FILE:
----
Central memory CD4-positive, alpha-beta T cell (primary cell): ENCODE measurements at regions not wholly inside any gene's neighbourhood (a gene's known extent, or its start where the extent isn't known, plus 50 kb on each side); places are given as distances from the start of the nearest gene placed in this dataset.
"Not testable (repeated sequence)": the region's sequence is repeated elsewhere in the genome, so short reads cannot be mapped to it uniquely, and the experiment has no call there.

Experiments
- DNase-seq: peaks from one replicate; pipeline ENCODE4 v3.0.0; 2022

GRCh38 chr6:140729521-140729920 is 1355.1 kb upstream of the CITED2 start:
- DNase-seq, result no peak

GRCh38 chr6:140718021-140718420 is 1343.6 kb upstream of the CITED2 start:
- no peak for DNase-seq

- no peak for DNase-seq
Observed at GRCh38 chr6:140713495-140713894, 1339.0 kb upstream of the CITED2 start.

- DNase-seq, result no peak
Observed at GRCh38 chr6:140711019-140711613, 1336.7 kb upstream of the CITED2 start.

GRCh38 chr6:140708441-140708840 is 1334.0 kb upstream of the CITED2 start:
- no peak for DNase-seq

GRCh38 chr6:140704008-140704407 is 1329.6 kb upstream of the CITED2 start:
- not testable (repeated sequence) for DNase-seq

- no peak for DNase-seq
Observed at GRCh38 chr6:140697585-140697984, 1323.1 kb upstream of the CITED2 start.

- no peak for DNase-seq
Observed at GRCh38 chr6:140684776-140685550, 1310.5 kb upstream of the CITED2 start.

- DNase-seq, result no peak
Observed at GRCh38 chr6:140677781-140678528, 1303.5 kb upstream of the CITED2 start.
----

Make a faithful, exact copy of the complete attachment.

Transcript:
Central memory CD4-positive, alpha-beta T cell (primary cell): ENCODE measurements at regions not wholly inside any gene's neighbourhood (a gene's known extent, or its start where the extent isn't known, plus 50 kb on each side); places are given as distances from the start of the nearest gene placed in this dataset.
"Not testable (repeated sequence)": the region's sequence is repeated elsewhere in the genome, so short reads cannot be mapped to it uniquely, and the experiment has no call there.

Experiments
- DNase-seq: peaks from one replicate; pipeline ENCODE4 v3.0.0; 2022

GRCh38 chr6:140729521-140729920 is 1355.1 kb upstream of the CITED2 start:
- DNase-seq, result no peak

GRCh38 chr6:140718021-140718420 is 1343.6 kb upstream of the CITED2 start:
- no peak for DNase-seq

- no peak for DNase-seq
Observed at GRCh38 chr6:140713495-140713894, 1339.0 kb upstream of the CITED2 start.

- DNase-seq, result no peak
Observed at GRCh38 chr6:140711019-140711613, 1336.7 kb upstream of the CITED2 start.

GRCh38 chr6:140708441-140708840 is 1334.0 kb upstream of the CITED2 start:
- no peak for DNase-seq

GRCh38 chr6:140704008-140704407 is 1329.6 kb upstream of the CITED2 start:
- not testable (repeated sequence) for DNase-seq

- no peak for DNase-seq
Observed at GRCh38 chr6:140697585-140697984, 1323.1 kb upstream of the CITED2 start.

- no peak for DNase-seq
Observed at GRCh38 chr6:140684776-140685550, 1310.5 kb upstream of the CITED2 start.

- DNase-seq, result no peak
Observed at GRCh38 chr6:140677781-140678528, 1303.5 kb upstream of the CITED2 start.